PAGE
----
That fits snugly with Ashkenazy Acquisition’s approach. Take its $400 million purchase of the land under 625 Madison Avenue back in 2013. The price raised eyebrows, given that the property yielded lease income of just $4.6 million a year. But Ashkenazy was looking ahead to a rent reset that will take place in 2022 and the plot’s development potential.
A marketing document for prospective investors detailed the plan: Repositioning the building or developing a new tower in its place could push the property’s value into the billions, according to the pitch.
“What he has is one of the better development sites in New York,” said Scott Latham, vice chairman in New York at Colliers International.
Ashkenazy also is eying more of the Plaza Hotel, once owned by President Donald Trump. His company acquired a minority stake in May that includes some rights to buy the building. Sahara India Pariwar is the majority owner. It’s headed by Subrata Roy, who has been trying to find a buyer for the Plaza for more than two years as he fights allegations of defrauding investors.
The saga has kept ownership of the famed property in limbo, and Ashkenazy is now in a good position to snap it up, according to a person familiar with the matter. London’s Grosvenor House is another historic hotel that had languished under Sahara’s ownership.
One Ashkenazy play is to target high-profile buildings where the company figures it can boost value by shaking up the tenant mix. This can raise hackles. After it took over Faneuil Hall in 2011, some existing vendors were riled by renovations that made way for national chains, including Uniqlo and Sephora, according to a 2015 Boston Globe article. Ashkenazy Acquisition has said it’s been rejuvenating the property while protecting its local character.
In 2012, Schnitzer West LLC sold the retail portion of a development in the Seattle suburb of Bellevue to Ashkenazy, expecting the company would swiftly attract more headline names and add value to the residential side of the complex, said Dan Ivanoff, Schnitzer West’s managing investment partner. While Gucci and a few others did sign early leases at the Shops at The Bravern, the pace of activity didn’t meet expectations, he said. If it were his decision and he had to do it over again, “I would have selected a different buyer.”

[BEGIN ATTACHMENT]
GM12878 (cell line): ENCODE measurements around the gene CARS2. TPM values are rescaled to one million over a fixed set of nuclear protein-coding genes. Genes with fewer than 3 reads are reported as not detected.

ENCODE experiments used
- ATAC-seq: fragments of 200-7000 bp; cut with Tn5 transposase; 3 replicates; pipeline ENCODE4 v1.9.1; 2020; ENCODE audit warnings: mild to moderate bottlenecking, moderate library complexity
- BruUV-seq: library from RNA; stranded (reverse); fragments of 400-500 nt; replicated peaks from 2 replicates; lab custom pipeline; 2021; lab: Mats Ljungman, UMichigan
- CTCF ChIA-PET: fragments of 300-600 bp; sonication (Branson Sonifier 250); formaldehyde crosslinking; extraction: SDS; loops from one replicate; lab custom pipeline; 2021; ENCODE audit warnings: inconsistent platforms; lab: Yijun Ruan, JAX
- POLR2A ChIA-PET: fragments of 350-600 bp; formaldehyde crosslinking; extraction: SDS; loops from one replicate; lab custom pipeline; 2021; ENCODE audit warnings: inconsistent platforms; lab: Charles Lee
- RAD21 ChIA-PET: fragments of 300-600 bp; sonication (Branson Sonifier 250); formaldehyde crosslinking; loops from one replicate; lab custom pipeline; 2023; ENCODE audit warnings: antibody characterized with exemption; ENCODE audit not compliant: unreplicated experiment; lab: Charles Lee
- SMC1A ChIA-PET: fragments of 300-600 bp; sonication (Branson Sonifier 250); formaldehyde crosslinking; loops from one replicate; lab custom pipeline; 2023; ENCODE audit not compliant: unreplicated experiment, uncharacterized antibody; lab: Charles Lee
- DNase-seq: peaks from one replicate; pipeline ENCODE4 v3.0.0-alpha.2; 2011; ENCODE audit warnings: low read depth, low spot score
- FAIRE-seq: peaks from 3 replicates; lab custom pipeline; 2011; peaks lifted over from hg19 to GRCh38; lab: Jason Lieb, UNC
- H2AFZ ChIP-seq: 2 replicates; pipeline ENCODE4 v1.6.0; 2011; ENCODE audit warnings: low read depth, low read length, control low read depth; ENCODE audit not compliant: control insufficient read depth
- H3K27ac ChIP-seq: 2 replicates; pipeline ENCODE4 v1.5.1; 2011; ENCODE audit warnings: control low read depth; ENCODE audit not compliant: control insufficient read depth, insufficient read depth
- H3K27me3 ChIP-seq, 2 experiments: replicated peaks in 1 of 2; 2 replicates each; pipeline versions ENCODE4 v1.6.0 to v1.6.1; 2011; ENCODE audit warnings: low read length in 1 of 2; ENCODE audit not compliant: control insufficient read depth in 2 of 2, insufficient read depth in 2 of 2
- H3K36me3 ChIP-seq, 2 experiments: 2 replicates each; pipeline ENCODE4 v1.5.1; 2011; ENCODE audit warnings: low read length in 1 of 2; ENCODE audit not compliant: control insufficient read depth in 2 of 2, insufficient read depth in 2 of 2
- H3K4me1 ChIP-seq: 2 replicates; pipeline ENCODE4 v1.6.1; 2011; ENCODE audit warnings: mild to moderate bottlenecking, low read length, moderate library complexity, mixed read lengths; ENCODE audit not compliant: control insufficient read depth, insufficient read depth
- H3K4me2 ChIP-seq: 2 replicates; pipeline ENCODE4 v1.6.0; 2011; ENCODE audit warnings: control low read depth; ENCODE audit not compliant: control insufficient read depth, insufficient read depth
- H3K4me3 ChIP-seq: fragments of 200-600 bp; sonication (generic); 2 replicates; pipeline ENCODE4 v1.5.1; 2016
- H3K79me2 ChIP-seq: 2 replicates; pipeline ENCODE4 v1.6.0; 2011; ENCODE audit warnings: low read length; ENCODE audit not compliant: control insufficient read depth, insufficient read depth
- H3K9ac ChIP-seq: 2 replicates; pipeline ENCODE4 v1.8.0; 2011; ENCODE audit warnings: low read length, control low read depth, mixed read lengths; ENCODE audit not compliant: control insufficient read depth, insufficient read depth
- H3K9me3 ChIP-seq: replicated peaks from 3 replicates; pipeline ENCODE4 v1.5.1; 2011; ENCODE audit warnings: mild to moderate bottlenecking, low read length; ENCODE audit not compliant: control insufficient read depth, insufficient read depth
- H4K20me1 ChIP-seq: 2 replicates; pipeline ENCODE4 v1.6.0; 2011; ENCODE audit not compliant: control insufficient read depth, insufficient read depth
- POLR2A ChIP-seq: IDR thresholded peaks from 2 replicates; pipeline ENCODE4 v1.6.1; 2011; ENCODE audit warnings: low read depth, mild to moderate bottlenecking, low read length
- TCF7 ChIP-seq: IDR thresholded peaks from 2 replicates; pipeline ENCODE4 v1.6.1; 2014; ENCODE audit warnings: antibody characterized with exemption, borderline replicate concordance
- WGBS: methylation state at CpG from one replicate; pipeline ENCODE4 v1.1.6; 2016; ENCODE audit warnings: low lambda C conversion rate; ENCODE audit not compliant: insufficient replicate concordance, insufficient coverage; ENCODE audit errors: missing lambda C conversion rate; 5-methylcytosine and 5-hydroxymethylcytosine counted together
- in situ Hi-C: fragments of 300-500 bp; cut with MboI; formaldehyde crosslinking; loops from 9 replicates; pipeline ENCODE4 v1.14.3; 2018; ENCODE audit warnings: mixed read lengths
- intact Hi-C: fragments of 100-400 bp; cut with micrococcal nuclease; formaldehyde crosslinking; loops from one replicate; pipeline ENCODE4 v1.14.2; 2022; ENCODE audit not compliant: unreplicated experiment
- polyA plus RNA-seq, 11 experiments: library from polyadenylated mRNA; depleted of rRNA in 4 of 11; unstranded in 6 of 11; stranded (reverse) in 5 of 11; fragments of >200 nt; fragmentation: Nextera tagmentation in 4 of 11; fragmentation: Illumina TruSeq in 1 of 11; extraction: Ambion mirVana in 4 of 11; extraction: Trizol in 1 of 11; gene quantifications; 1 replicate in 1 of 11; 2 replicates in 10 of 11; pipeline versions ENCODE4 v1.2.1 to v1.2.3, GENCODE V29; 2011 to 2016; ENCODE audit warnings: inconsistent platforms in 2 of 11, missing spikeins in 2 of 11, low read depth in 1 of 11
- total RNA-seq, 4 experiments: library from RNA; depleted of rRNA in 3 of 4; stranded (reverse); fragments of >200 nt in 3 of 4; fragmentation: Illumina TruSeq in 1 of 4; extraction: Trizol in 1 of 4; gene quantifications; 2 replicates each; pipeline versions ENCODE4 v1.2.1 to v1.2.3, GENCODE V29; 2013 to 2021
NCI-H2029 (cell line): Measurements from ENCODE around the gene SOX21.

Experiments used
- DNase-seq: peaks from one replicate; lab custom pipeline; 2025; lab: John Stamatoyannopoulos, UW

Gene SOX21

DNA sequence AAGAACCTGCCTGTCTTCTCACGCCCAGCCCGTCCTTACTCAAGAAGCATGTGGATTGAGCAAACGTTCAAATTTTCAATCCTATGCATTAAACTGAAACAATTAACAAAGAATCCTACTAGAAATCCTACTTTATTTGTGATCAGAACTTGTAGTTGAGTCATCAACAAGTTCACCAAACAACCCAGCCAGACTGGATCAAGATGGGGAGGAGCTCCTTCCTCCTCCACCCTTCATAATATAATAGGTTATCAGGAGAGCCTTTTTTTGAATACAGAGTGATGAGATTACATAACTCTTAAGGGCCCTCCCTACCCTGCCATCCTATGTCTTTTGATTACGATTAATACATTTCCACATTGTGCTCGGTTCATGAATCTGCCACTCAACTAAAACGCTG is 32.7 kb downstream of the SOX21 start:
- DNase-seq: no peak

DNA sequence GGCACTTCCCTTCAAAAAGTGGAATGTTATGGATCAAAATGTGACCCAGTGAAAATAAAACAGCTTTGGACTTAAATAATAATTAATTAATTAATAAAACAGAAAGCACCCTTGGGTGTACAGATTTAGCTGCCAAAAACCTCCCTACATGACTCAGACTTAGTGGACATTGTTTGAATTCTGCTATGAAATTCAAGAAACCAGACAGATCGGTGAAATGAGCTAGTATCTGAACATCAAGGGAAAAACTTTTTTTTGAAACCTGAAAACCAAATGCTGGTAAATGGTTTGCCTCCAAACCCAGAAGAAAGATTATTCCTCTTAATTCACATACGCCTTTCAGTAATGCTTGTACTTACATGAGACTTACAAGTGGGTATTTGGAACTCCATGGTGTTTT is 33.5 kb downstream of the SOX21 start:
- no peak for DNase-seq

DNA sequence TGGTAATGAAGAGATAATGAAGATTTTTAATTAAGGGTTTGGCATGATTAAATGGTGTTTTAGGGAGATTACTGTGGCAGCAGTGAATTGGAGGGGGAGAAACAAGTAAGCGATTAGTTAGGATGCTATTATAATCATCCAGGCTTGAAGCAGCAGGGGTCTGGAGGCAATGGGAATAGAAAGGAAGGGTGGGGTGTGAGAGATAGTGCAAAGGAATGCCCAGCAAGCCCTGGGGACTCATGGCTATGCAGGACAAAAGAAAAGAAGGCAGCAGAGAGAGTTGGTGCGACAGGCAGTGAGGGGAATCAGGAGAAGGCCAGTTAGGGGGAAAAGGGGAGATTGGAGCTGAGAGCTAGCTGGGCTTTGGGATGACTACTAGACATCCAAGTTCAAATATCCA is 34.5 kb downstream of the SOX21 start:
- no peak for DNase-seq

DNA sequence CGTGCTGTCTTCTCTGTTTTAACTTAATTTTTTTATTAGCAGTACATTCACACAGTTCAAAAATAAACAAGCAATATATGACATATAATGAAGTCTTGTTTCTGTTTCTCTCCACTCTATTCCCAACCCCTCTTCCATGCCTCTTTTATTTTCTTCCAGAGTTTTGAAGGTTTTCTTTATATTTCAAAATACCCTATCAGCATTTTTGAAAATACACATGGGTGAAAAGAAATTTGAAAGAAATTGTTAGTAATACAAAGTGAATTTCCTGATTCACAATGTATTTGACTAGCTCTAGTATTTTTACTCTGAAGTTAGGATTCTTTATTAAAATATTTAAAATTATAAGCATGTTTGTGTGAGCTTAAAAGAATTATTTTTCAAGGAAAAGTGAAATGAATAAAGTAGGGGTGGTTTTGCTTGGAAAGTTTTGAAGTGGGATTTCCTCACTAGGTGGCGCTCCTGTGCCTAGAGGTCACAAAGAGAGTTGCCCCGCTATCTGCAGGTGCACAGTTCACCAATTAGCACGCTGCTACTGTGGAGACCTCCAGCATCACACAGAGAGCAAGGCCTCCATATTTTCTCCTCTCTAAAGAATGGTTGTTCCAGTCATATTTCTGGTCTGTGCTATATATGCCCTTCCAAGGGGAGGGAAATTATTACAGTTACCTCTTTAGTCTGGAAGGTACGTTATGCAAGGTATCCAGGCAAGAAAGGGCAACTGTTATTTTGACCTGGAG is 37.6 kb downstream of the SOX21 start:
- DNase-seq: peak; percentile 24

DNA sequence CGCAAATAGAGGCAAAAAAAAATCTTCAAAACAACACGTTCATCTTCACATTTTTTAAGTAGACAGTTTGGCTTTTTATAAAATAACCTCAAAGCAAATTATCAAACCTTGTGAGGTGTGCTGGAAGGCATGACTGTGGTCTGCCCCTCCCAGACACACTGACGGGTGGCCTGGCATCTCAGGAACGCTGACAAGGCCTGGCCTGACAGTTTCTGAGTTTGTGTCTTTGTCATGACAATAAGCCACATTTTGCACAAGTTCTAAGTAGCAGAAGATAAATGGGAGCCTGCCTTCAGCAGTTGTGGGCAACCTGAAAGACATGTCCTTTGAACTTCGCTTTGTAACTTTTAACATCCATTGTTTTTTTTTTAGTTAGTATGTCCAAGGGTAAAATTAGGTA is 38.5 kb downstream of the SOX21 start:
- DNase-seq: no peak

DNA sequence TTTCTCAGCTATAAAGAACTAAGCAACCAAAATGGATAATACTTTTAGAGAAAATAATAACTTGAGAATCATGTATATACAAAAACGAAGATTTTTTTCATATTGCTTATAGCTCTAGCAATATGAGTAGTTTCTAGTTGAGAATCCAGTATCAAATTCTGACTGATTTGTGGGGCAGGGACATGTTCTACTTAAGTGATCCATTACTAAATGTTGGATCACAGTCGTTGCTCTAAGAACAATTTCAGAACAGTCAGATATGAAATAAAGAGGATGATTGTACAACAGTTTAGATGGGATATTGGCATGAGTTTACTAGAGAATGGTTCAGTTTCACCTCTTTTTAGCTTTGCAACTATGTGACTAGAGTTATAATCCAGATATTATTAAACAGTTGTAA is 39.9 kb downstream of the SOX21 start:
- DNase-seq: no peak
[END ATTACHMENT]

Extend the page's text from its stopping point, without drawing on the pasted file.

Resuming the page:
But it worked out well for Ashkenazy Acquisition, which spent $79 million to acquire the mall and in 2014 sold a 40 percent stake to General Growth Properties Inc. for $67 million, effectively doubling its money. A host of luxury retailers, such as Bottega Veneta and Prada, have since opened at the Braven.
Ashkenazy and his partner, Alpert, friends since high school, are hard-charging, said Adam Spies, co-chairman of Cushman & Wakefield’s Capital Markets group, who has worked with them. “They give you a very quick answer in terms of what they can do.”
The duo can be found most mornings at an Upper East Side coffee shop, Spies said, where they meet before 7 a.m. to plan the day. They have a lot coming up: Ashkenazy Acquisition said in July it plans to add $2.3 billion of “global iconic assets” during the next two years.